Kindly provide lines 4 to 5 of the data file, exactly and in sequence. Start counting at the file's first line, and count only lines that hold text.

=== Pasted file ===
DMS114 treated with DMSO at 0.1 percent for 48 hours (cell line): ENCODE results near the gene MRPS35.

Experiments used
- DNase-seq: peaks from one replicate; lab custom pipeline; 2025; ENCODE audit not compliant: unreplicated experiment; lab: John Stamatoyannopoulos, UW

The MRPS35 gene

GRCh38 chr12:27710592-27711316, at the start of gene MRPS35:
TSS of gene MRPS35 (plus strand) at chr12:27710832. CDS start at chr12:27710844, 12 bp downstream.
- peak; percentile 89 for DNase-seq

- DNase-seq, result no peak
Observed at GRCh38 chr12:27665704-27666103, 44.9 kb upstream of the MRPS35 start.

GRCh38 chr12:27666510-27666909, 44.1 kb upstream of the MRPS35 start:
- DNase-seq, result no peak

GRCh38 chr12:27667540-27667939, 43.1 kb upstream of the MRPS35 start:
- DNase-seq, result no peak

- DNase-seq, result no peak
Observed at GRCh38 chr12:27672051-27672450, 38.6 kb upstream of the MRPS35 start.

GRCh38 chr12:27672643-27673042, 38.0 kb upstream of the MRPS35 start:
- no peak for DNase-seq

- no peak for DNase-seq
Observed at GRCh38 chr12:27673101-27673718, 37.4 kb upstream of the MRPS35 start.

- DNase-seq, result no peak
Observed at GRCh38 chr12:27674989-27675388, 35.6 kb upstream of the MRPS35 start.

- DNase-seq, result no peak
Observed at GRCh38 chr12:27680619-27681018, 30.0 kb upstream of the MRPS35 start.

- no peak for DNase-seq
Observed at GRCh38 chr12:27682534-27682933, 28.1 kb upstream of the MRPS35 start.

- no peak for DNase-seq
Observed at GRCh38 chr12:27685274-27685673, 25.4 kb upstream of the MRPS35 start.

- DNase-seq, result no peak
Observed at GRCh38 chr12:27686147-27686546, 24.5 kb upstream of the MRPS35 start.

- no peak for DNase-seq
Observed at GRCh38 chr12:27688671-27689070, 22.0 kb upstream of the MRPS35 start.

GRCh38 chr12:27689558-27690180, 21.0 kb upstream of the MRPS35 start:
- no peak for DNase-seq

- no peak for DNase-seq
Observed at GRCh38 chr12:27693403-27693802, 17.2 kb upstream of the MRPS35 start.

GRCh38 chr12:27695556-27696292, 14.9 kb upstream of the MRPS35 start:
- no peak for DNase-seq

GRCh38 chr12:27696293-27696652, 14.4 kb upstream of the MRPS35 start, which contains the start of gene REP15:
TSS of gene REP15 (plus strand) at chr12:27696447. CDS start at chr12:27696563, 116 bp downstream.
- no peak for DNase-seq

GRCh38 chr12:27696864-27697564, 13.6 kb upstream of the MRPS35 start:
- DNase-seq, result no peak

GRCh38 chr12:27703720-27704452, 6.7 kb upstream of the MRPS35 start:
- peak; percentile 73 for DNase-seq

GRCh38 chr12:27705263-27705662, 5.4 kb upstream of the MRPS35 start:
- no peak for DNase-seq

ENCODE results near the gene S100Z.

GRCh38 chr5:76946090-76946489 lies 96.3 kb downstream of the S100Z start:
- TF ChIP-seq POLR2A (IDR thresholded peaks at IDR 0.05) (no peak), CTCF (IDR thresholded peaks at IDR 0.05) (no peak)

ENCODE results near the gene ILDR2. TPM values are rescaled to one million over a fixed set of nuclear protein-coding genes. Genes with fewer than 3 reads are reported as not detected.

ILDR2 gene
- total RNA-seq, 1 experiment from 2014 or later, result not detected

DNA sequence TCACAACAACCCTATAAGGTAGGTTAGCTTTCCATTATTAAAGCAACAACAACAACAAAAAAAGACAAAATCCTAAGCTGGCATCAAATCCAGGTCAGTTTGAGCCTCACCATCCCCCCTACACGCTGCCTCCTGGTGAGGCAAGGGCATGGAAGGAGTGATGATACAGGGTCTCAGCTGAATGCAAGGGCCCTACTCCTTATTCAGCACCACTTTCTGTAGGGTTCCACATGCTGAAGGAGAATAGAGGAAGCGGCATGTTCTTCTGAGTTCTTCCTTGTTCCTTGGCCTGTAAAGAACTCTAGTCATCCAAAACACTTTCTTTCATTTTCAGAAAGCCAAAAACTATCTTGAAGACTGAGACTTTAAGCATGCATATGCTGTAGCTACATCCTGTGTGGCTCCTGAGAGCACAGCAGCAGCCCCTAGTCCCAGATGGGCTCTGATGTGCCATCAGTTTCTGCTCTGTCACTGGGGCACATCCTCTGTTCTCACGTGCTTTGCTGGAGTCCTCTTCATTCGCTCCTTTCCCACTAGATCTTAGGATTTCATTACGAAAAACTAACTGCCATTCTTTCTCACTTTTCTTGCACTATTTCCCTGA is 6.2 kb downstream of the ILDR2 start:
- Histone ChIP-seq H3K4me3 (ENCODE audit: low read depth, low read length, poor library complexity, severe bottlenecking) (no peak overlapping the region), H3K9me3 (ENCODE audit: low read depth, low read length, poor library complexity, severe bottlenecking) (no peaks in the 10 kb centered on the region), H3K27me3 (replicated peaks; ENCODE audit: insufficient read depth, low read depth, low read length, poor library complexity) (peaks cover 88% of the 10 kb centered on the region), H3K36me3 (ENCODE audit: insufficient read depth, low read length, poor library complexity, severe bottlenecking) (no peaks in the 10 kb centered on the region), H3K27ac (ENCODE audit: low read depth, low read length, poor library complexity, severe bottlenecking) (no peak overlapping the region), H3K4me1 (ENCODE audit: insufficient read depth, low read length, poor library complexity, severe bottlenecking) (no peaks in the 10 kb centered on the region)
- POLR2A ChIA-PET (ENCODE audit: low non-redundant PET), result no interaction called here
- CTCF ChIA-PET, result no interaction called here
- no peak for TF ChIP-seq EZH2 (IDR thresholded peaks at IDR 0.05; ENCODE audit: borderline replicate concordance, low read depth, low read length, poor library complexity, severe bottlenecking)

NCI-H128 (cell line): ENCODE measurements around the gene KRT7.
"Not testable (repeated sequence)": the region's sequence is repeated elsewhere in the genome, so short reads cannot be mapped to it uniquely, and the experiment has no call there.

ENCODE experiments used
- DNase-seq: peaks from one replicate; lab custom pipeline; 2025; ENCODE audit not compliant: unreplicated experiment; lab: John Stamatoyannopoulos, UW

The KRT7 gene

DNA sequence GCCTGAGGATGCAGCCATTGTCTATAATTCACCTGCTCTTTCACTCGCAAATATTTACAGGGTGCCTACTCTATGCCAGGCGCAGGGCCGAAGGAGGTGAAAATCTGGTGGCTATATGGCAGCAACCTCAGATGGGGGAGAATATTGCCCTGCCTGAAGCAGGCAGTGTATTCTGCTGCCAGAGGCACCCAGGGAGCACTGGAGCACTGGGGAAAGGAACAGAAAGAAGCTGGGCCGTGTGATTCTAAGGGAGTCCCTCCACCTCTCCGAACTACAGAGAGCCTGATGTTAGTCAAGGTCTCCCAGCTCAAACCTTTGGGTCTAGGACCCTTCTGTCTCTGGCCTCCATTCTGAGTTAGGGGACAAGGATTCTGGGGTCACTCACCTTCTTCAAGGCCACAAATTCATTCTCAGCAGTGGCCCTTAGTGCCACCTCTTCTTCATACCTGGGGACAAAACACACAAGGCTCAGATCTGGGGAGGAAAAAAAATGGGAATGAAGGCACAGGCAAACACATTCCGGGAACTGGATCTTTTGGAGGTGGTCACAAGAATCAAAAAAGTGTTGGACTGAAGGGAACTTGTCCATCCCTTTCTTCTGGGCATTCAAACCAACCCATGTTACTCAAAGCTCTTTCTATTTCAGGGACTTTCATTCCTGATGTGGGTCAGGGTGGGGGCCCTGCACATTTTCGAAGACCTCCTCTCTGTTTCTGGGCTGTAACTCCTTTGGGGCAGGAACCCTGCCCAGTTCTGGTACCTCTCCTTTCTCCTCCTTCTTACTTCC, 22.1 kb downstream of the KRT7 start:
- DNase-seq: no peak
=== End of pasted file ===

The MRPS35 gene

GRCh38 chr12:27710592-27711316, at the start of gene MRPS35: